School of Business and Law
CAUL and its Member Institutions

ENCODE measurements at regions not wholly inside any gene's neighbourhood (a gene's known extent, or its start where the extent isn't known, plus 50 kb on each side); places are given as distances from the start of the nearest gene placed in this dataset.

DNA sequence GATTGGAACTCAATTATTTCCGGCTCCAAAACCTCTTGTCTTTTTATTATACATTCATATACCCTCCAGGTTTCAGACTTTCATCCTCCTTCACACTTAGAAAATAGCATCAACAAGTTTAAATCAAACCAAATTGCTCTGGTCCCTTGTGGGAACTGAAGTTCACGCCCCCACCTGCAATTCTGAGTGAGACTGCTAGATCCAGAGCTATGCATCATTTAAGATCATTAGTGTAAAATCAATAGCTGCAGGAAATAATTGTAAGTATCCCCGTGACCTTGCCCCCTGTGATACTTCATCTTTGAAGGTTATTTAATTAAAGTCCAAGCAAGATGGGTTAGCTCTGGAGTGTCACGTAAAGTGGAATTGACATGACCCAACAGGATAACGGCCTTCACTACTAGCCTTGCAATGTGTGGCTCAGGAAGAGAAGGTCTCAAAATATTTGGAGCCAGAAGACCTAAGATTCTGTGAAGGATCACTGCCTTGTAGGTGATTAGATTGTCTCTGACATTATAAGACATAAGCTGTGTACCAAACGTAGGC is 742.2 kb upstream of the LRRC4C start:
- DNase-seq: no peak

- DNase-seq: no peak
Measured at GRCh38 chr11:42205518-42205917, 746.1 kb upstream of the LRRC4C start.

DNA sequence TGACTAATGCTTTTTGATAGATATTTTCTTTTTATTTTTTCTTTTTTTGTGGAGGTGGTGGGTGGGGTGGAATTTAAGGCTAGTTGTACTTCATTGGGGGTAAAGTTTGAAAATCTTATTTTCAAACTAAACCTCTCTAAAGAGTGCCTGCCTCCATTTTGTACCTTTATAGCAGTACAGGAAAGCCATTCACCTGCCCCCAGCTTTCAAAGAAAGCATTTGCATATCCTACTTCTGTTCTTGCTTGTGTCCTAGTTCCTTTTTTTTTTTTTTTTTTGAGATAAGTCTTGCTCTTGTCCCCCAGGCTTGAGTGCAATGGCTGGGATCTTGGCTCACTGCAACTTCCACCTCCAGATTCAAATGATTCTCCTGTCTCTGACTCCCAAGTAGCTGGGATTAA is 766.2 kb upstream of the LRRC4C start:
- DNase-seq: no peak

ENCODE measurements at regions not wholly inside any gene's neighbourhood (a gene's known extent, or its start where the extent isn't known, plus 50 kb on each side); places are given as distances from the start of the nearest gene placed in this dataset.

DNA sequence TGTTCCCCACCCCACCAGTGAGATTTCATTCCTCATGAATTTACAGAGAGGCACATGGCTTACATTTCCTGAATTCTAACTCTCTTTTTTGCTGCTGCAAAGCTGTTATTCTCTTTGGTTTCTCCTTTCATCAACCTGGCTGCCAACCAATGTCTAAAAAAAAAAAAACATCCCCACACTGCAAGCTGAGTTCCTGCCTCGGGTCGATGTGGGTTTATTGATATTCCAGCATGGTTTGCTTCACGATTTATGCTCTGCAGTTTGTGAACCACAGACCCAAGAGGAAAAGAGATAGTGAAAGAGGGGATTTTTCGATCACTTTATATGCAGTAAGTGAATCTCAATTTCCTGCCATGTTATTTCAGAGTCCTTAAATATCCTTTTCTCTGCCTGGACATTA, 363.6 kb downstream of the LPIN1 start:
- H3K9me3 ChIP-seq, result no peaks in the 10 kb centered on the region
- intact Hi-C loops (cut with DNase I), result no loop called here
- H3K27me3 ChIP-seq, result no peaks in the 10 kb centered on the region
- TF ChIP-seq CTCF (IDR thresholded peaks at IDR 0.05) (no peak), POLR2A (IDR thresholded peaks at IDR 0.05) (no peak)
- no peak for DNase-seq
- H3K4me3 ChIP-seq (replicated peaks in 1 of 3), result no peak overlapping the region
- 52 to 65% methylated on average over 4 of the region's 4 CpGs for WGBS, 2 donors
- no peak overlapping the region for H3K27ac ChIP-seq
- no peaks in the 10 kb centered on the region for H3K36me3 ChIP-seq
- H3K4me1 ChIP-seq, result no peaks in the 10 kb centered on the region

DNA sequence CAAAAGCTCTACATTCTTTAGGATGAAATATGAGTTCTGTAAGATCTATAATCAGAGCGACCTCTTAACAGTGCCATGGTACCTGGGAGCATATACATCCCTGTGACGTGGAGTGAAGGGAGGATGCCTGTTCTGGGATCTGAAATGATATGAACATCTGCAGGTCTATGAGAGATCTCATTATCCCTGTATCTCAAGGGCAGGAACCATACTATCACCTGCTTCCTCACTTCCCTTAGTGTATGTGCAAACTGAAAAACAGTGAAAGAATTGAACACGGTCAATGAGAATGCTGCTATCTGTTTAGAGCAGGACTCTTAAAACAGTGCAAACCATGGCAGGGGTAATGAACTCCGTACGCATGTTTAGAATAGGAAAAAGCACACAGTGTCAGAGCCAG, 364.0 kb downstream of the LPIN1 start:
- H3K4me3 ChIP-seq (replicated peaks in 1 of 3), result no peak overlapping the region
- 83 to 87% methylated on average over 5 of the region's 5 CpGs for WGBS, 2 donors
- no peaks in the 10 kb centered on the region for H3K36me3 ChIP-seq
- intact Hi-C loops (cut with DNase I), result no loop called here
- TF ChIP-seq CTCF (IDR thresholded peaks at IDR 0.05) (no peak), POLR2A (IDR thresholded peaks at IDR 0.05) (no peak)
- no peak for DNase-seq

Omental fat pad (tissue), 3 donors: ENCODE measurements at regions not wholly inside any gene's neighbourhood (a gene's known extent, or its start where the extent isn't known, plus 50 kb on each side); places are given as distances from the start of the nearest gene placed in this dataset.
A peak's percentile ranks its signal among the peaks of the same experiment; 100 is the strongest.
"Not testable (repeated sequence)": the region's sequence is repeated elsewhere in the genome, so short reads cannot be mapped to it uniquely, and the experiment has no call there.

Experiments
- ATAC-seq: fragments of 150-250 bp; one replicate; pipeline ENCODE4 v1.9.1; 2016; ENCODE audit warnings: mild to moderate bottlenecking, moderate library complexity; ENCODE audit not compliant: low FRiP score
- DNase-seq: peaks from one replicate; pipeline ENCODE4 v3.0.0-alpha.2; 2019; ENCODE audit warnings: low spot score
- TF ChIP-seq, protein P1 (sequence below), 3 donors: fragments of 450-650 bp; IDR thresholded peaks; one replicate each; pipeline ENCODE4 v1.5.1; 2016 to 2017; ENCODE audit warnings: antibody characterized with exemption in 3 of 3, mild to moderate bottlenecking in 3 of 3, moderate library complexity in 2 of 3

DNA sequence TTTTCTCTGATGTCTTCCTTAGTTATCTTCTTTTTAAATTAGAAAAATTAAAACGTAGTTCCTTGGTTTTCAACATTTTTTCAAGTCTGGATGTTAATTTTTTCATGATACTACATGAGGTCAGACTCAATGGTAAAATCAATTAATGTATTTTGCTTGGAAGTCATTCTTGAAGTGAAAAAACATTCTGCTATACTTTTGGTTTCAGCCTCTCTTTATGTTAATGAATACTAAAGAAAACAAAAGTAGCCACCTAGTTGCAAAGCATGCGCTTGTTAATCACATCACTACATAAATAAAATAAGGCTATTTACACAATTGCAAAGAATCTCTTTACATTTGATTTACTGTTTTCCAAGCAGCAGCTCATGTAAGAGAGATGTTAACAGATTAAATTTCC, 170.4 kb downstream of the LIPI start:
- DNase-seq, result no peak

Mining employment in Australia can be cyclical and volatile. Since the gold rush in the 1850s, Australia has experienced two major mining booms. The first was in the 1970s and the second (i.e., the mineral boom) was in the mid-2000s and so it is important to have a discussion about trends in the Australian mining industry and about employment during mining cycles. This study employs Australian mining industry data to investigate sectoral labor mobility (moving from one industry to another) when the business cycles have changed. This research has used quarterly data from 1950q1 to 2018q4 for several industries such as mining, the building and construction industry, rental, hiring and real estate services, transport, postal and warehousing, agriculture, forestry and fishing, and manufacturing to conduct an empirical analysis. The findings of this study provide evidence that the sectoral shift of mining employment in Australia’s mineral and resource industry is highly correlated and dependent on the world economic circumstances. What happens in the world economies has an important bearing on how shocks are transmitted to the Australian mining industry and other sectors. The study also shows that displaced mining workers move around from one industry to another. In particular, the building and construction, agricultural, fishing and forestry, manufacturing, and real estate industries are found to be highly affected by the movement of labor.
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